Tag: Mixers

Icebreakers: Data Processing

Data processing | Photo public domain

Data processing | Photo public domain

The best icebreakers get more people into the mix. Take a little computer science, add some common characteristics of people in the group and shake it all up.

The idea is that you are going to turn the group into a big computer and sort everyone by a particular data set. For instance, “everyone get in line chronologically by birthday” or “get in line by height.”

Keep it fast, keep it snappy, keep it fun. For instance, as soon as the group gets sorted, change to a different sorting criteria.

Other ideas:

  • Eye color
  • Hair color
  • Shoe size
  • Alphabetical by first letter of middle name
  • Length of hair


If you have a big group you can divide into two or more teams and compete, with prizes for the first team to sort their data.

With Eyes Closed

Line up by:

  • Height
  • Right or left handedness
  • Boy or girl (caution! Stranger danger!)
  • Month born
  • Grade in school

Without Talking

Have the group pantomime:

  • Favorite food
  • Favorite animal
  • First period class

Become a Computer Programmer for Fun and Profit

Two teams, each team gets in a line. From each team select one “programmer.” The programmer sorts the group according to the criteria you set, by asking a single yes or no question, processing the group again and again until everyone is sorted.

Example: Chronological by birth month.

Programmer asks each person in their entire team “Is your birthday before February?” This puts all the January people in one group and everyone else in a second group. Next question might be “is your birthday before March?” And so forth.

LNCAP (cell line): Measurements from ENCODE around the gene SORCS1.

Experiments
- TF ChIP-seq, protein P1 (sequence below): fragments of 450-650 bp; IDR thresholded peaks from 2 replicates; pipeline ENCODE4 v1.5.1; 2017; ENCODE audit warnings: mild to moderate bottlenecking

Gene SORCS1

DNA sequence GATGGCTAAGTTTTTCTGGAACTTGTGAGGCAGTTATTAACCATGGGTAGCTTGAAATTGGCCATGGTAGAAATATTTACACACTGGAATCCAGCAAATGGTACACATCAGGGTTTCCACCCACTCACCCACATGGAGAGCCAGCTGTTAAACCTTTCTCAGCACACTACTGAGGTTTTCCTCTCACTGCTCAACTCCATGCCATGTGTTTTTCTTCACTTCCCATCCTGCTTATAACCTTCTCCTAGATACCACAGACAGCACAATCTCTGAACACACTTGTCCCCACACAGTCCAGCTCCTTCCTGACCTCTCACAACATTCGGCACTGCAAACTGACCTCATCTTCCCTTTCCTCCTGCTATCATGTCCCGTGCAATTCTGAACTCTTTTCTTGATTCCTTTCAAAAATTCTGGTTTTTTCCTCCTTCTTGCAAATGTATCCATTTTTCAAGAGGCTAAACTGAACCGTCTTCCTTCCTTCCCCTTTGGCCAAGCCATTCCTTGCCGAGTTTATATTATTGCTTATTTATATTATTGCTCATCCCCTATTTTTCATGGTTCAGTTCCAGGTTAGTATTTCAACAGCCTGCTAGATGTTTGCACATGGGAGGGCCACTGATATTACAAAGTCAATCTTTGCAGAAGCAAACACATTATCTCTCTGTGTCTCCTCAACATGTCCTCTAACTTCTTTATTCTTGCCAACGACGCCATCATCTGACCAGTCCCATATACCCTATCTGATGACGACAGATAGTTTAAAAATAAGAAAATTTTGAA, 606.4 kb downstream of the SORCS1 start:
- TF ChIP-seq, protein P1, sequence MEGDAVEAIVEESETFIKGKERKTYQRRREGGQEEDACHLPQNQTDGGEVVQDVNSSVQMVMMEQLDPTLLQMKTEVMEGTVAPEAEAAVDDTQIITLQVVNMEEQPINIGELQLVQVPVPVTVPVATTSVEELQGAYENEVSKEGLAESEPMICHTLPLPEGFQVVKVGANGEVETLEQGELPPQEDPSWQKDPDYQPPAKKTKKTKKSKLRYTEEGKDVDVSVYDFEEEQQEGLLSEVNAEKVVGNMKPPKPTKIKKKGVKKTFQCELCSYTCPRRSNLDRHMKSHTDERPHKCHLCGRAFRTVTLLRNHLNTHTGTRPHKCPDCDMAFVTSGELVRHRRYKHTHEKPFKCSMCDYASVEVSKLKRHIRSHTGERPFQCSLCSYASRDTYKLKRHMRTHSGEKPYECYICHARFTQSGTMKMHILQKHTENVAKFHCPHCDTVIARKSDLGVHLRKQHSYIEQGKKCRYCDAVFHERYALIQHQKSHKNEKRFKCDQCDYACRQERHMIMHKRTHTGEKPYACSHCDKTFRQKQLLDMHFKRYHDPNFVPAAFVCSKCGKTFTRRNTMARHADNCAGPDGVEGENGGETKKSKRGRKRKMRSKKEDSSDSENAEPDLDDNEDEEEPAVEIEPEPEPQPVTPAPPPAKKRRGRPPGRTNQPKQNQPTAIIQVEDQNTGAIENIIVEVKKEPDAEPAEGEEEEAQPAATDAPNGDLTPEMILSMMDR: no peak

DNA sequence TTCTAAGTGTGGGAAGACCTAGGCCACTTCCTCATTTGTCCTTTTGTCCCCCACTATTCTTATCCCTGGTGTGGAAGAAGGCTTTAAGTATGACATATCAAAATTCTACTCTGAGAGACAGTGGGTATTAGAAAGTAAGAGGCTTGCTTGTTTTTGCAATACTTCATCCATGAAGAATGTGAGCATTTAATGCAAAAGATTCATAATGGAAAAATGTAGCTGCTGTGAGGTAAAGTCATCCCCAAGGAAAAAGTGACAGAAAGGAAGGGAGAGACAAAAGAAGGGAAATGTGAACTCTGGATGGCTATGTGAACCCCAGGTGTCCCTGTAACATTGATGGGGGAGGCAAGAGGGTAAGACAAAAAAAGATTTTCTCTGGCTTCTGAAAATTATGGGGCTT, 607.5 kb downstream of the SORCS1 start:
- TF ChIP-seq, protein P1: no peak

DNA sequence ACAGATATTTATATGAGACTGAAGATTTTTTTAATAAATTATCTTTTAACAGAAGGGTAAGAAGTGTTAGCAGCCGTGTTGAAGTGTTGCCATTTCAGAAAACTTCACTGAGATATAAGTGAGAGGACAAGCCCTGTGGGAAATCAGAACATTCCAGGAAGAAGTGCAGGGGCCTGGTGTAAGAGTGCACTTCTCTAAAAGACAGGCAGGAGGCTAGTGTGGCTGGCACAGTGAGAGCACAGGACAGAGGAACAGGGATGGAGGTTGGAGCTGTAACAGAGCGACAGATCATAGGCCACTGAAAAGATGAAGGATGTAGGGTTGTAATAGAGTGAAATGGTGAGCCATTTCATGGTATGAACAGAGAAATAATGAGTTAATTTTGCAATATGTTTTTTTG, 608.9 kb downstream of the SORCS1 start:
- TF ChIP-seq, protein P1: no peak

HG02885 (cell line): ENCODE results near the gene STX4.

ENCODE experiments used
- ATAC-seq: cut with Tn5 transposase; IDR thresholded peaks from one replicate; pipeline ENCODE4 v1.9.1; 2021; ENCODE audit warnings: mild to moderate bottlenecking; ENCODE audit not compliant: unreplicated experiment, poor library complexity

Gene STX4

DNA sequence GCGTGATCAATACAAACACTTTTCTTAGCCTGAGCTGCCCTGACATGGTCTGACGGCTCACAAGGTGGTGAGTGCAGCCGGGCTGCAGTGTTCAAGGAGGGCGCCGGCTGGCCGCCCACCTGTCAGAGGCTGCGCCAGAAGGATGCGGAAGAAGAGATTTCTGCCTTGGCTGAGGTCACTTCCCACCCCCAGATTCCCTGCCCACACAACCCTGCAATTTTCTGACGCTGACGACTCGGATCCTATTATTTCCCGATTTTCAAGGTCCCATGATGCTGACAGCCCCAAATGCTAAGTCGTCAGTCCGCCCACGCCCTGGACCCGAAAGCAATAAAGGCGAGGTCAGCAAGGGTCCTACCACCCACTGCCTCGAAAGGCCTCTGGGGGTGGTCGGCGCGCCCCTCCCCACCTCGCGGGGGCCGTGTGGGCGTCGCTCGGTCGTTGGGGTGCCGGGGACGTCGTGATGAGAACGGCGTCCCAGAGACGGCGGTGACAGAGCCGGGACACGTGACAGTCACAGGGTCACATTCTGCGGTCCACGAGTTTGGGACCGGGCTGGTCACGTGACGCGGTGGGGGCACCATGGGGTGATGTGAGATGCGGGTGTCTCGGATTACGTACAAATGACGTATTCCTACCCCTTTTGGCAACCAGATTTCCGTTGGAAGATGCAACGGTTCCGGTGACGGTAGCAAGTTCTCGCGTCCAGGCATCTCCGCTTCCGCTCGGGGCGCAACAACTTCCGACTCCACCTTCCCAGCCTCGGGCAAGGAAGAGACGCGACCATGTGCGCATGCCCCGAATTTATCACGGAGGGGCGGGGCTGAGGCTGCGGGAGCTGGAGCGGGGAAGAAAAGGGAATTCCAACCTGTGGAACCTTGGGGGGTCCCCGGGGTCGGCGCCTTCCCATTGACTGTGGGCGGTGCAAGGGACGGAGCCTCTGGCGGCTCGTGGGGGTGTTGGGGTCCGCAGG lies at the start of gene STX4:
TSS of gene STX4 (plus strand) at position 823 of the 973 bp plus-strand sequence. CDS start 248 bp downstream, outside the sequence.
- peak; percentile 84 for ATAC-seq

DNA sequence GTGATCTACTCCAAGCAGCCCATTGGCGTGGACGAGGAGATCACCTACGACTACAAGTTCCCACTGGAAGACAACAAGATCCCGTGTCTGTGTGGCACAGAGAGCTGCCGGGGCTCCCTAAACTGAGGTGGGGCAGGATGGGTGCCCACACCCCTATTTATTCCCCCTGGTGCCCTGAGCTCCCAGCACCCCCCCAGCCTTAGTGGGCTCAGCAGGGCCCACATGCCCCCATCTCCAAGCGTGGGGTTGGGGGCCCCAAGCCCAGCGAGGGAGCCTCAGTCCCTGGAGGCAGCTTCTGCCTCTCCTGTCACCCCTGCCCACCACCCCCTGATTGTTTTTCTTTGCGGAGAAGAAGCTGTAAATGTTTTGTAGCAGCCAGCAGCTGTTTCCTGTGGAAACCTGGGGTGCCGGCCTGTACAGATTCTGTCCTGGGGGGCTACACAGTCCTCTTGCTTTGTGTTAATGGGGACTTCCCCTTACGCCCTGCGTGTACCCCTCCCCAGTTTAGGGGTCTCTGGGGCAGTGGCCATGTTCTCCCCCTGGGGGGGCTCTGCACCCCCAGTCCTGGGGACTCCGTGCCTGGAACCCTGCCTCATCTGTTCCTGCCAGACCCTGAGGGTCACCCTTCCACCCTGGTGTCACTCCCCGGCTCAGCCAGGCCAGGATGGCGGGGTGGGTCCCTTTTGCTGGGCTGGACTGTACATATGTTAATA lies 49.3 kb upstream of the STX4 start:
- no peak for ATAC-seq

Sources: Kim’s Korner for Teacher Talk, More New Games

Game of the Day: Odds and Evens

Odd or Even? | Image via Slideshare

Odd or Even? | Image Sarah Tanti via Slideshare

This is a quick little mixer for those times when you have a lot of people who don’t know each other.

Form a circle and have the players count off “Odd” or “Even.” Players should learn the names of the people to their right and to their left.

Pass a ball around the circle while playing music. When the music stops the person holding the ball must introduce the people to her right and left. After the introductions are made, have the Odds move clockwise one person and the Evens move counterclockwise one person (practice this a couple times before starting the game.)

Keep the game going a few rounds until you think a sufficient number of people have been introduced.

To make things more lively you can have the players bat a beach ball back and forth. In this case the last person to touch the ball when the music stops is the person to make the introductions.